A one-way MANOVA statistical technique ( = 0.05) was used to analyze the effect of display alignment errors on cerebral tissue hemodynamic responses with SAS. For any significance, a Tukey post ad hoc analysis was conducted to reveal the significant difference. For the hemodynamic responses, the Hbb variable, = 0.406, , and HbO2 variable = 0.476, . The normality tests were violated. As a result of significant violations of the model adequacy checks by the hemodynamic data, the data underwent some transformations. Various transformation approaches were applied to the hemodynamic response data and further analyzed for model adequacy check. Eventually, the box-cox transformation yielded the best results. The dataset was transformed by a power of 1/3 (that is ). After the transformation, Shapiro-Wilks test showed that = 0.04, ; for HbO2 variable, = 0.015, = 0.548. Levene’s test for homogeneity of variance for Hbb and HbO2 variables, analyzed with ANOVA of squared deviations from group mean, had significant results for Hbb, (5, 272) = 1.23, , and HbO2, (5, 272) = 0.74, .

There was a low to moderate correlation between the hemodynamic variables. All the variables were positively correlated with the exception of (l) DLPFC-Hbb and (r) DLPFC-HbO2, which had negative correlation between them as shown in Table 4. This means that as an activity increases in the left dorsolateral prefrontal cortex, the less oxygen is demanded in the right dorsolateral prefrontal cortex.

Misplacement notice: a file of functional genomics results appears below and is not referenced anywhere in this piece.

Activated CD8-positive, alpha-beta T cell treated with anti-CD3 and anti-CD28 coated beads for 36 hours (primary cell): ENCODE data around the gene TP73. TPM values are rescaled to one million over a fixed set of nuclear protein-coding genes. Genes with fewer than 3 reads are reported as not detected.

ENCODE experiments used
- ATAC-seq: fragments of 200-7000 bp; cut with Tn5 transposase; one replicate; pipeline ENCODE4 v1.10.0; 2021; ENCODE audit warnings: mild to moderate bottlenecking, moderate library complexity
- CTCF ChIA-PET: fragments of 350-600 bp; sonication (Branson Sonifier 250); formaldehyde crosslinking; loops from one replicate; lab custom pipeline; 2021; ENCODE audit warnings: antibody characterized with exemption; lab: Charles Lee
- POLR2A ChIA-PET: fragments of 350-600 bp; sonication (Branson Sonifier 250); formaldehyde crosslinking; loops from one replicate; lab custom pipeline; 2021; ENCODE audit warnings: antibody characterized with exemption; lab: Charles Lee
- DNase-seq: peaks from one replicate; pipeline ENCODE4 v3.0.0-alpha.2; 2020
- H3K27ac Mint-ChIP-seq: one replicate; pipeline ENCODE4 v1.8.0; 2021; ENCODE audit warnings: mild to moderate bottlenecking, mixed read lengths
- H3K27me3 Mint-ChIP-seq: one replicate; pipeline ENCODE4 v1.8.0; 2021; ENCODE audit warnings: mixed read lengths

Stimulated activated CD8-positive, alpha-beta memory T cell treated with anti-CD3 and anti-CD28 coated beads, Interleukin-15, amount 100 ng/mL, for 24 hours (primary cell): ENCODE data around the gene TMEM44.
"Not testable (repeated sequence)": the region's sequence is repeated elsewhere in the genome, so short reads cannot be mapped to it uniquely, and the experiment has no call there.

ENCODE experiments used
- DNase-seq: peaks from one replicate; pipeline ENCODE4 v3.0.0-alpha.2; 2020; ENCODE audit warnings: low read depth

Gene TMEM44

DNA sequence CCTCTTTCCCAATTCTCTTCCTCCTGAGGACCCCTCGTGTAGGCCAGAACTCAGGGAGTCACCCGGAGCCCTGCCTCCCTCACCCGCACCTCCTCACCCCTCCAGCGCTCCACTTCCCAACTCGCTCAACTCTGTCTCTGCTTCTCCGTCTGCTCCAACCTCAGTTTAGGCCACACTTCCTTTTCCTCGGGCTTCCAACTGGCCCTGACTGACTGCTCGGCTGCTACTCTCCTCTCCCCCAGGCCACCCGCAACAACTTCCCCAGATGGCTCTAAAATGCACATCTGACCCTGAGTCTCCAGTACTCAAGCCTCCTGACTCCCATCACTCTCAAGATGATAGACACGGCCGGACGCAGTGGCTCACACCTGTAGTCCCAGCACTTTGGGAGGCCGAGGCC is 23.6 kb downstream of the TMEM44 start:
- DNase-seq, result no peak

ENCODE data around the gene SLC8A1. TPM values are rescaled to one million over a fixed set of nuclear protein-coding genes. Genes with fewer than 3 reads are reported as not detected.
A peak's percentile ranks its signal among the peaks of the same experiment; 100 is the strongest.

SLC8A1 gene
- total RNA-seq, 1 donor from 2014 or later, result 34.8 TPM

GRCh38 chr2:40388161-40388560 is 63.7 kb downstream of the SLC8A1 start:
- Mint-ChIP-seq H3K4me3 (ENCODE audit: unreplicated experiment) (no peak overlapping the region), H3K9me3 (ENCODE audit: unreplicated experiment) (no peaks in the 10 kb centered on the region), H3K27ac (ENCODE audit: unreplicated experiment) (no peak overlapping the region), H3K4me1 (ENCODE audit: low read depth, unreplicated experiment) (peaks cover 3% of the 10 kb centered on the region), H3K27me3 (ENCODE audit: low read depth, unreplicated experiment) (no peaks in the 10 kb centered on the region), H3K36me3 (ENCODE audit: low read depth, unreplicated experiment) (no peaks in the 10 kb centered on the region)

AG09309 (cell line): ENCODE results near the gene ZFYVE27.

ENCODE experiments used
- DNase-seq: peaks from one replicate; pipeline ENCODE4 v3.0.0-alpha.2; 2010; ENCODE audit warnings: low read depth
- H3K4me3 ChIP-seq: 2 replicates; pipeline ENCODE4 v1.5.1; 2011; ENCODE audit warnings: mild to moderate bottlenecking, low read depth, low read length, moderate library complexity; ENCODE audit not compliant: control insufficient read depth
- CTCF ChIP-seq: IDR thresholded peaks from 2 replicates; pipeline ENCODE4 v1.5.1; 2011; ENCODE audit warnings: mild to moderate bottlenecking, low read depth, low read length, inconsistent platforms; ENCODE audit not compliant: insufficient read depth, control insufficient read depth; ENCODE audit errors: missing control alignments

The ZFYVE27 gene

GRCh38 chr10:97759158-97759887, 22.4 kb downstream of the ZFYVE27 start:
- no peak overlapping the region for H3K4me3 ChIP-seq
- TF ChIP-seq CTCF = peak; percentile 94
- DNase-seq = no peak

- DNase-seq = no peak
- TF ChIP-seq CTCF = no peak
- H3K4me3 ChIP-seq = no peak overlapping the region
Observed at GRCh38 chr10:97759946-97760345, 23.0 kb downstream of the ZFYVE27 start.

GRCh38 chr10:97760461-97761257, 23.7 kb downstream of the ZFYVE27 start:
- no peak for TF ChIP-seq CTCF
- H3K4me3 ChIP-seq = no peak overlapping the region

Table 4: Pearson correlation coefficient using hemodynamic response variable.

From Table 4, DLPFC-Hbb was positively correlated with r DLPFC-HbO2. This means that an increase in activity in the right dorsolateral prefrontal cortex requires an increase in oxygen demand. We noted that r DLPFC-HbO2 was also positively correlated with l DLPFC-HbO2. Thus, any oxygen requirement in the right dorsolateral prefrontal cortex results in equivalent increase in demand in the left dorsolateral prefrontal cortex (a positive correlation of 0.44). Further, r DLPFC-Hbb has a positive correlation of 0.55 with l DLPFC-Hbb, meaning that performance of visual activities is concurrent in both right and left dorsolateral prefrontal cortex.